What happens, if somewhere inside the function, something throws an exception? Considering that we've allocated some memory with new, we must delete that, but if an exception is thrown, then the execution of the code will follow on the nearest catch block. So that means, that to ensure we do not leak memory, we have to make a local catch block, try to free all the memory allocated, then re-throw the exception.
This happens since raw pointers are not automatically freed, and thus can be quite cumbersome.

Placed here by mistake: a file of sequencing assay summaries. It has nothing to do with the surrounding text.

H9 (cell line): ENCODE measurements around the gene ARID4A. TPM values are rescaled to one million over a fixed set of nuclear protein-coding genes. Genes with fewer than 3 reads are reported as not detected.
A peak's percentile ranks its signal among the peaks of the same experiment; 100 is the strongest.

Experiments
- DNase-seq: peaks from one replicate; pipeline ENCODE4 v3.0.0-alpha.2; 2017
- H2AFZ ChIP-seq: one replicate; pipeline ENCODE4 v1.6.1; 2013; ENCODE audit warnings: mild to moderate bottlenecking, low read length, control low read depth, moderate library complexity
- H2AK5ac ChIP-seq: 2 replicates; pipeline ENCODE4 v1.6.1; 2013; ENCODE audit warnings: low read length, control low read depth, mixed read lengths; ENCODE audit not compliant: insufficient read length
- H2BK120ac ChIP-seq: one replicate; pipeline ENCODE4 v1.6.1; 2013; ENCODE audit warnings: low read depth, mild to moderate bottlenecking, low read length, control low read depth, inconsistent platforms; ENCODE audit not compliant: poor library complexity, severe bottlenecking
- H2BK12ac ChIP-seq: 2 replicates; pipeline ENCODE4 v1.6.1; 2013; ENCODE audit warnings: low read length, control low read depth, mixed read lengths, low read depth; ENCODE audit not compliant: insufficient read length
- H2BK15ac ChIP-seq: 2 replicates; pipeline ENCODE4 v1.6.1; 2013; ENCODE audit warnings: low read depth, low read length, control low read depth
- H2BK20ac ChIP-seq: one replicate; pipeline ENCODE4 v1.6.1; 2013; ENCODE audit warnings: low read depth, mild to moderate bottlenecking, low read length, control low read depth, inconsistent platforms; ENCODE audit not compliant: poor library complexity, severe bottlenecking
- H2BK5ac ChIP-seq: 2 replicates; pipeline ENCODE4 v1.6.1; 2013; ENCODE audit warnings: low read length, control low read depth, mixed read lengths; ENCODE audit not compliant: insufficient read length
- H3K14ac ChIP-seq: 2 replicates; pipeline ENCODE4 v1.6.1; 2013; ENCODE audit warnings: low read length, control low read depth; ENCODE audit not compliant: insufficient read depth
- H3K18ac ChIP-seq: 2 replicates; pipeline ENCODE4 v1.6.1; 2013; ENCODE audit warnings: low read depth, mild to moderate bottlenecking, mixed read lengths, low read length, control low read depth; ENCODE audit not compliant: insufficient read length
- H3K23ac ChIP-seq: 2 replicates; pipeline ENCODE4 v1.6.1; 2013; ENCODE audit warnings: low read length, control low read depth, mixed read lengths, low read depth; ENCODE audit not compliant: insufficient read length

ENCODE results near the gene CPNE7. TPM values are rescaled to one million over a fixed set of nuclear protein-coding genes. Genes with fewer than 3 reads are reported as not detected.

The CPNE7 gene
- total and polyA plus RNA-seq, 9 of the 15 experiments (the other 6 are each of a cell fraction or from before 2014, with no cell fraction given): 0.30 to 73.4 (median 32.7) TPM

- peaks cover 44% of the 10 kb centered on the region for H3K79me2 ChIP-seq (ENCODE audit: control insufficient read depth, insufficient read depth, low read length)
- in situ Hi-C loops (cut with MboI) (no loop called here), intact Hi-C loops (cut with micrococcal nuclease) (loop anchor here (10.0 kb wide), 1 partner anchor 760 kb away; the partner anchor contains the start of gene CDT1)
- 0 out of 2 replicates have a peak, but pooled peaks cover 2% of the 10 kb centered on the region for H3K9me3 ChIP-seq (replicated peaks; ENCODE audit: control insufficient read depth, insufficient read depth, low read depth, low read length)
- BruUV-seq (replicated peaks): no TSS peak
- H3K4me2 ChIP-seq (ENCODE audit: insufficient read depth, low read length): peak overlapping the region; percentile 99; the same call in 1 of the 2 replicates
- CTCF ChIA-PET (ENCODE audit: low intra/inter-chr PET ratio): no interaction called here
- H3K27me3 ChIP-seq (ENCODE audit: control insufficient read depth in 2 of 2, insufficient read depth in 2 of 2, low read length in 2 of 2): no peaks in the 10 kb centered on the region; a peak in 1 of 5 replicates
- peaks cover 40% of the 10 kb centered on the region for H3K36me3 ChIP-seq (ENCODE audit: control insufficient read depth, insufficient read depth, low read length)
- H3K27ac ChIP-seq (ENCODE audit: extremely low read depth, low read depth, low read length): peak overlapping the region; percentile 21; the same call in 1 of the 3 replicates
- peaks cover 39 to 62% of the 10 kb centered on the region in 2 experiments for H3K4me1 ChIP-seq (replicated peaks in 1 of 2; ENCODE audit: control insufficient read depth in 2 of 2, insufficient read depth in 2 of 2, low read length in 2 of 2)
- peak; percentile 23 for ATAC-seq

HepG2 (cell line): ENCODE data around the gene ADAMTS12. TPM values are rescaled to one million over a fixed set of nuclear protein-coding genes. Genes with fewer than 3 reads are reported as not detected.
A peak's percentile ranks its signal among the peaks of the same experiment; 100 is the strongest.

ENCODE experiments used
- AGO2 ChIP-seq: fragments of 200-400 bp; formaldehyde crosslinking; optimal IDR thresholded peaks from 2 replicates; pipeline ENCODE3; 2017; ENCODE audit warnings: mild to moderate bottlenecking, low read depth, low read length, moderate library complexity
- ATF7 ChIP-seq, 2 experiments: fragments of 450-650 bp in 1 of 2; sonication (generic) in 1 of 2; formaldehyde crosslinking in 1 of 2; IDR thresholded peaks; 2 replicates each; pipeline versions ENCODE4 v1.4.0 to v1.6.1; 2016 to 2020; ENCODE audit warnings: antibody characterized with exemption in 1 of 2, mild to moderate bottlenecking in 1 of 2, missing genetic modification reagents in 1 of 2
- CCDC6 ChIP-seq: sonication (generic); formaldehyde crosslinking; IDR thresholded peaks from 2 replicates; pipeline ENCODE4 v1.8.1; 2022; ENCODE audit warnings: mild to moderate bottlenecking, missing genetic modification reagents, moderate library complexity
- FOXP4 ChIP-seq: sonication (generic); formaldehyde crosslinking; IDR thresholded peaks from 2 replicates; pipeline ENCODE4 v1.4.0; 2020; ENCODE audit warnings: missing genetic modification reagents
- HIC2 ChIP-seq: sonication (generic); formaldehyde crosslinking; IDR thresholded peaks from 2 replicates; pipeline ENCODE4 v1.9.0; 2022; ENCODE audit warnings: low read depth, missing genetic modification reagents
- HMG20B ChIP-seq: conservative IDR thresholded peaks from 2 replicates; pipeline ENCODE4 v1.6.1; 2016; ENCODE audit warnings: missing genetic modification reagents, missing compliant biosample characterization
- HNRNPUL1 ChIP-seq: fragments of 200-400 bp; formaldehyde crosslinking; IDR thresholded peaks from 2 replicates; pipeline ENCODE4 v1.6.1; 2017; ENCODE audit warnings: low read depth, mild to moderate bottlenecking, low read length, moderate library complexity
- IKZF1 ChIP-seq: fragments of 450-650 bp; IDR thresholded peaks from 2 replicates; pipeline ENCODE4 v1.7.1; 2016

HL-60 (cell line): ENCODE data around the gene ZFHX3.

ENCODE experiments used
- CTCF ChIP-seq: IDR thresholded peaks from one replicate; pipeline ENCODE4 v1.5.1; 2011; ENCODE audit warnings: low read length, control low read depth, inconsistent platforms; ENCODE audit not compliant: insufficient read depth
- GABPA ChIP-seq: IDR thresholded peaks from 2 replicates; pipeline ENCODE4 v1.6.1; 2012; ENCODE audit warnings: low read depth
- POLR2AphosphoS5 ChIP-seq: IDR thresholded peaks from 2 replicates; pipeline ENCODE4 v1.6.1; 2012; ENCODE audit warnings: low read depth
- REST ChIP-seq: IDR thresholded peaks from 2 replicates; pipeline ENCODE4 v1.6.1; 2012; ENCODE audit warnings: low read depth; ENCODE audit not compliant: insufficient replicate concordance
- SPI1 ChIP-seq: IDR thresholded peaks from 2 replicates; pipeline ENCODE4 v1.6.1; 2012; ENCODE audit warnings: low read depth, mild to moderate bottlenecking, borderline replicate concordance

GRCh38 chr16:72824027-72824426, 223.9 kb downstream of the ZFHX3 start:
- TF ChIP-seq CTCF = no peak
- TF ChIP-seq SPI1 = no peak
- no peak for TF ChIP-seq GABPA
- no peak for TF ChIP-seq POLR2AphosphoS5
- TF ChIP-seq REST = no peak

An example of how to do this is not offered, since it is not considered a good solution.
However, a curious reader may wonder. Clearly, we can associate this problem with many other things, such as writing some information to a file, or some like. Some operation that, if the function fails, must be rolled back. That is, undone. Surely smart pointers cannot be used for all these things? Well, yes and no. While smart pointers are indeed powerful, they cannot do everything. Discussion of exception safety is a topic of its own and is not the scope of this article. Instead, a curious reader is directed to reading about Boost.ScopeExit.